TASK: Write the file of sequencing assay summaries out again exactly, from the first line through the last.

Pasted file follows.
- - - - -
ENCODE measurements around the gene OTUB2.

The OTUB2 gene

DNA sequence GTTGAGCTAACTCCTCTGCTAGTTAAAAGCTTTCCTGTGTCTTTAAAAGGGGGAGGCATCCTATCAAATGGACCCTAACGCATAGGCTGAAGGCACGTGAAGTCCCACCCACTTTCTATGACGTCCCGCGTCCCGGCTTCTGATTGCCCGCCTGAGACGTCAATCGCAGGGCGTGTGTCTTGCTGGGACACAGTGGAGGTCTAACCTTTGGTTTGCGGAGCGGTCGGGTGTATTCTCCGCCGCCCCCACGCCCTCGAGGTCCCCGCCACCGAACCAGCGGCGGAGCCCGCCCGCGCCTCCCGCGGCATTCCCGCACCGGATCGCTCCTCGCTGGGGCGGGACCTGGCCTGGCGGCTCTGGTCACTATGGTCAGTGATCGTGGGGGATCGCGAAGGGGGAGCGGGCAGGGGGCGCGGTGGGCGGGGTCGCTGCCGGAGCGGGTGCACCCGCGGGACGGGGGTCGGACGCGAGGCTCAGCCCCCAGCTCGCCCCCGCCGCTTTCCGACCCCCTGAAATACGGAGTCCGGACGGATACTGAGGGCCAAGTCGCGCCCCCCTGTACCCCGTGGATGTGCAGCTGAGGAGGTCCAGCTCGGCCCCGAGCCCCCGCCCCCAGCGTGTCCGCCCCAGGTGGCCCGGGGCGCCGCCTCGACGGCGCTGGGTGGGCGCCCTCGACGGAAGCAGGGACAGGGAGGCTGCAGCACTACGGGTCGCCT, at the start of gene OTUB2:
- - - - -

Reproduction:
ENCODE measurements around the gene OTUB2.

The OTUB2 gene

DNA sequence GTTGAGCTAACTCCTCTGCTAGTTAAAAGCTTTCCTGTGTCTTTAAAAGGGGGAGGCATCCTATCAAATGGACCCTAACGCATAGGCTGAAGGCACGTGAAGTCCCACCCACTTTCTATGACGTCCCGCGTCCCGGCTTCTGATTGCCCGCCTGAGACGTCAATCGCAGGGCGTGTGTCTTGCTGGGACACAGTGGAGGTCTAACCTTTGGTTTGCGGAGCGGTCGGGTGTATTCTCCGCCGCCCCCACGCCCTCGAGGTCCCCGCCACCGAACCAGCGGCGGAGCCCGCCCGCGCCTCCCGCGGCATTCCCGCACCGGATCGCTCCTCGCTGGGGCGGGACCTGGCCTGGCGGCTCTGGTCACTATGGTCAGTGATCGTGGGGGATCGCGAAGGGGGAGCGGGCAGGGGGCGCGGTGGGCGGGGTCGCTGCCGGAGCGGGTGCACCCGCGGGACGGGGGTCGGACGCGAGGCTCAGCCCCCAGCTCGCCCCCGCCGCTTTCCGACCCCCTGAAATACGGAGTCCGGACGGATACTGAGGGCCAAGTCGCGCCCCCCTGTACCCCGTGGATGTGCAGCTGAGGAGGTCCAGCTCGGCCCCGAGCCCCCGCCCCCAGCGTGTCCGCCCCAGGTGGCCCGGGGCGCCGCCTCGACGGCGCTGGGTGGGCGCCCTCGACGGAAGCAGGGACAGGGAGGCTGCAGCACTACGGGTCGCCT, at the start of gene OTUB2: